Wolfgang Tillmans' 'Dan' at the BMA shakes the viewer while revealing so little

The human body is both excessively revered and despised. We take so much pride in our bodies that we imagine God as having the same white, male form. We value certain bodies so much that we make them impossible standards. Bodies are used as symbols of power and beauty. And then bodies, most often non-white and/or female, are exploited, abused, and degraded. Human bodies are used, ironically, to dehumanize. And it's not that people are indecisive about the social and aesthetic value of the human body; it's just that some have great value and others have none.

The body in German photographer Wolfgang Tillmans' large chromogenic color print 'Dan' at the Baltimore Museum of Art is one that is assigned great value: an athletic young, white, male body, bent in a powerful position, like that of an ancient Greek or Roman statue of a discus thrower. With his left arm back and left leg presumably suspended behind his figure, invisible from the viewer, the young male leans his weight on his muscular right leg and right arm, grabbing a stone block as if to throw it. Though horizontally oriented, his body still feels bipedal, like he could step forward balanced on one hand and one leg. And though his body tips to one side, his limbs seem rooted into the ground. His face, also invisible to the viewer, faces the ground—in fact, the figure almost looks like a treelike form, pulling itself out from the hard concrete. The top of his head, completely covered by gold-red hair, aligns with the vertical center of the image. Freckles run over his shoulders and down his arms. As far as we can tell, he is nude, but no genitalia is visible. His pierced nipple aligns with the stone in his lowered hand. He stands in a corner made of flat concrete and rusted metal, sunlight glowing on his back.

Wolfgang Tillmans is the art world's crowned fine-art photographer. The snapshot aesthetic that made him famous in the late '90s and early '00s is now widely mimicked by amateur, fine art, and commercial photography, while he continuously reinvents his use and presentation of the photography medium. His work has spanned a wide range of subject matter, from youth culture to architecture to abstractions to still lifes to Lady Gaga. Even though his prints sell for thousands, he offers free downloads of his books on his website.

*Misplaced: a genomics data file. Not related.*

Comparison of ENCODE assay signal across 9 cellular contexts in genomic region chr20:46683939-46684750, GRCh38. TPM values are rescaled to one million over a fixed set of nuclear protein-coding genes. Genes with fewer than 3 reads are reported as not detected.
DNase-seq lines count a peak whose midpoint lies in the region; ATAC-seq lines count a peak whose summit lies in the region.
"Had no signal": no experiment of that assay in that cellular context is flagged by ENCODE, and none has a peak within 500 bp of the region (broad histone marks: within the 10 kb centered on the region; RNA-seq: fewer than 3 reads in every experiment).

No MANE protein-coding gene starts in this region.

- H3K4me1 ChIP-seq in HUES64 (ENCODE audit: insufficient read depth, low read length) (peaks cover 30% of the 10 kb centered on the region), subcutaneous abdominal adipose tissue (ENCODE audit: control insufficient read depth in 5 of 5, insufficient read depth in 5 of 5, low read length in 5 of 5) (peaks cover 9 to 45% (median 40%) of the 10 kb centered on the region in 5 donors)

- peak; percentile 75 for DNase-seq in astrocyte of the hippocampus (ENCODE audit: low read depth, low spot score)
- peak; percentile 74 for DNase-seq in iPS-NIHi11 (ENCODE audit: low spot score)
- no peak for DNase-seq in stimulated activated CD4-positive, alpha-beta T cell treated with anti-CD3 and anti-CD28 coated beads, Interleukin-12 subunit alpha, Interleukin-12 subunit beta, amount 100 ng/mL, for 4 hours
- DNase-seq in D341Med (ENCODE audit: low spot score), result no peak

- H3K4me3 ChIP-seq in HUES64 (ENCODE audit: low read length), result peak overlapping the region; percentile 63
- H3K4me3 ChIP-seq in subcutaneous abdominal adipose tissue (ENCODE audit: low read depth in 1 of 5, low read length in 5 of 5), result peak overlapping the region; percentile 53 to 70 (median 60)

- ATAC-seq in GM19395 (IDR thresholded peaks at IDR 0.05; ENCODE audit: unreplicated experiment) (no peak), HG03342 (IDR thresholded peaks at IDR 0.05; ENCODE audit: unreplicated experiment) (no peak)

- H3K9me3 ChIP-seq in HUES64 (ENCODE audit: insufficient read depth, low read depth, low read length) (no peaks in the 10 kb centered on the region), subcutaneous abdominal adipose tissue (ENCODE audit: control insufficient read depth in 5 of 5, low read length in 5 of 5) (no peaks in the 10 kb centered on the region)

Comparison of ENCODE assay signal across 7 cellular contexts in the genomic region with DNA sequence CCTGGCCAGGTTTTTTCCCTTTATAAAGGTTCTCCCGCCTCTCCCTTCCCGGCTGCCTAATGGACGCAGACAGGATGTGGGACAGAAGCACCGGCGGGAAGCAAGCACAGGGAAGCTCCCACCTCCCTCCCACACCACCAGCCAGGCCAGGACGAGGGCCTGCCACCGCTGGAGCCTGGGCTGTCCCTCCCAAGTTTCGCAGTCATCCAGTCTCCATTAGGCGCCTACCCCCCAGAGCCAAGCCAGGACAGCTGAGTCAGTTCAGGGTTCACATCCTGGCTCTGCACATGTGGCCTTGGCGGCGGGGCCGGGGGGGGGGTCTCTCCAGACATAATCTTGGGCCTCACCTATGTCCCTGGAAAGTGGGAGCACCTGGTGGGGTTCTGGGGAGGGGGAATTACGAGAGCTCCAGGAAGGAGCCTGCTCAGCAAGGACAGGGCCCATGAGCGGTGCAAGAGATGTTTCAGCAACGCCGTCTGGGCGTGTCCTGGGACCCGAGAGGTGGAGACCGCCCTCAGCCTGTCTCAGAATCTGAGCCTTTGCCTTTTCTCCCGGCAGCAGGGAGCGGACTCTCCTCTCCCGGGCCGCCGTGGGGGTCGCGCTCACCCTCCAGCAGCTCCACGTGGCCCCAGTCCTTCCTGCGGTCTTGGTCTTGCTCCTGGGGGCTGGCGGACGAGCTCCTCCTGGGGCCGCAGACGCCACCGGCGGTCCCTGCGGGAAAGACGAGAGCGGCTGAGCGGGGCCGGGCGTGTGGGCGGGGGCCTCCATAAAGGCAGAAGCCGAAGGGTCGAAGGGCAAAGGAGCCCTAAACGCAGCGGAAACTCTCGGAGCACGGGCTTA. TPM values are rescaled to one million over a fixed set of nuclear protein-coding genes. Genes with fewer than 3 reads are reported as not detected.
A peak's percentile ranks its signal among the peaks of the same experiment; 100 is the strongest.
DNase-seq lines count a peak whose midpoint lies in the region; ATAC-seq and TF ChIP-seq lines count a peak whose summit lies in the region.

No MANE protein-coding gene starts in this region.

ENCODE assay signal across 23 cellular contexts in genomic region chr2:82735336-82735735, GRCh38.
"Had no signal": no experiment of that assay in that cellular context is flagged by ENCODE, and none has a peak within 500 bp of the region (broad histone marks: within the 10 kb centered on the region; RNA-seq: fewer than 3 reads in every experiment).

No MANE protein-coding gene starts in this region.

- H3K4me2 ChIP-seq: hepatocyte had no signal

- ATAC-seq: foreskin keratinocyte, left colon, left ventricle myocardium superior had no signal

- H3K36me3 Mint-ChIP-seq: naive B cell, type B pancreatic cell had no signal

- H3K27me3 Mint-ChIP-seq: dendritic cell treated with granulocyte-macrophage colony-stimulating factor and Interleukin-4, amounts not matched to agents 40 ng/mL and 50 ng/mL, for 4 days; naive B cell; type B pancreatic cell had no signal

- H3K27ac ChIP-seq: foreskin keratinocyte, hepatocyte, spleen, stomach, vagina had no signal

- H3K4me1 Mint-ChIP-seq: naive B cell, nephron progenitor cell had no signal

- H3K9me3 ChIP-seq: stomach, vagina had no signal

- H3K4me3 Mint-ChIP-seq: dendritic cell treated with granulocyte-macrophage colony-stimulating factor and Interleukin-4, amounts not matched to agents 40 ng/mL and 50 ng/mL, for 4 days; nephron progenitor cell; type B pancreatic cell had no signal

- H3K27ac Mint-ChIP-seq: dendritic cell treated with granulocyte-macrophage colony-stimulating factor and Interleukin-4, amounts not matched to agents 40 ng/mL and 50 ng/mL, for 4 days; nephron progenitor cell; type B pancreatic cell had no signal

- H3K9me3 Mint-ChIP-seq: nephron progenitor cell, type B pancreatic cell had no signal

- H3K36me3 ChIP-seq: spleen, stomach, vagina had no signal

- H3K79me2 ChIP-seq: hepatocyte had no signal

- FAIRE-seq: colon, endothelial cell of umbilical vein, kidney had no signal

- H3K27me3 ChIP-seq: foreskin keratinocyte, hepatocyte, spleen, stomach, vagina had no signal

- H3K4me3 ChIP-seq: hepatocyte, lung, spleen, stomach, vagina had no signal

I encountered his 2008 photograph with the intention of visiting one of my favorite paintings in the Contemporary Wing, Alice Neel's 'Nancy and the Twins,' which, for some reason, 'Dan' has replaced. Instead of being confronted by the penetrating stare of a mother nursing two baby girls with one bare, veiny breast in a moment of vulnerable realness, I found myself dizzied and overwhelmed, almost weakened, by Tillman's male. And, as one of many who are bored and irritated by the incessant need of men to overpower, I was pissed. Fuck you, Dan.

But then, what's overpowering and beautiful about the figure was not its maleness, nor its whiteness or strength, nor any of the visible qualities that ascribe it to value (the body could easily be female or non-white and still feel powerful). Not even its reference to antique beauty. It's the ability for it to shake the viewer while revealing so little. Unlike the discus thrower, we can't move around this figure. We see only a pink, crescent sliver of a body in action, concealed, in part, by itself. But then the orientation of the space is unstable. At a second glance, it's unclear whether we are looking forward at the figure, who is bending down to the ground, or if we are actually looking down at a figure leaning forward against a wall. We are destabilized, while the figure remains grounded.

The photograph is erotic though not pornographic, potent though not overtly sexual. The sexuality exists in the instability of the space and in how little we see. We swing from one orientation to another, and yet we are bound to what little the photograph reveals. It's not that we're blocked from seeing his genitalia; it's that we’re spatially in motion but physically static. It's some kind of tease.

Though the figure is faceless and visually more structurelike than human, its effect of unease and tantalization humanizes us in its presence. And it's just that simple: The representation of human bodies should impart a sense of humanness, not divinity, self-aggrandizement, or callous utility.

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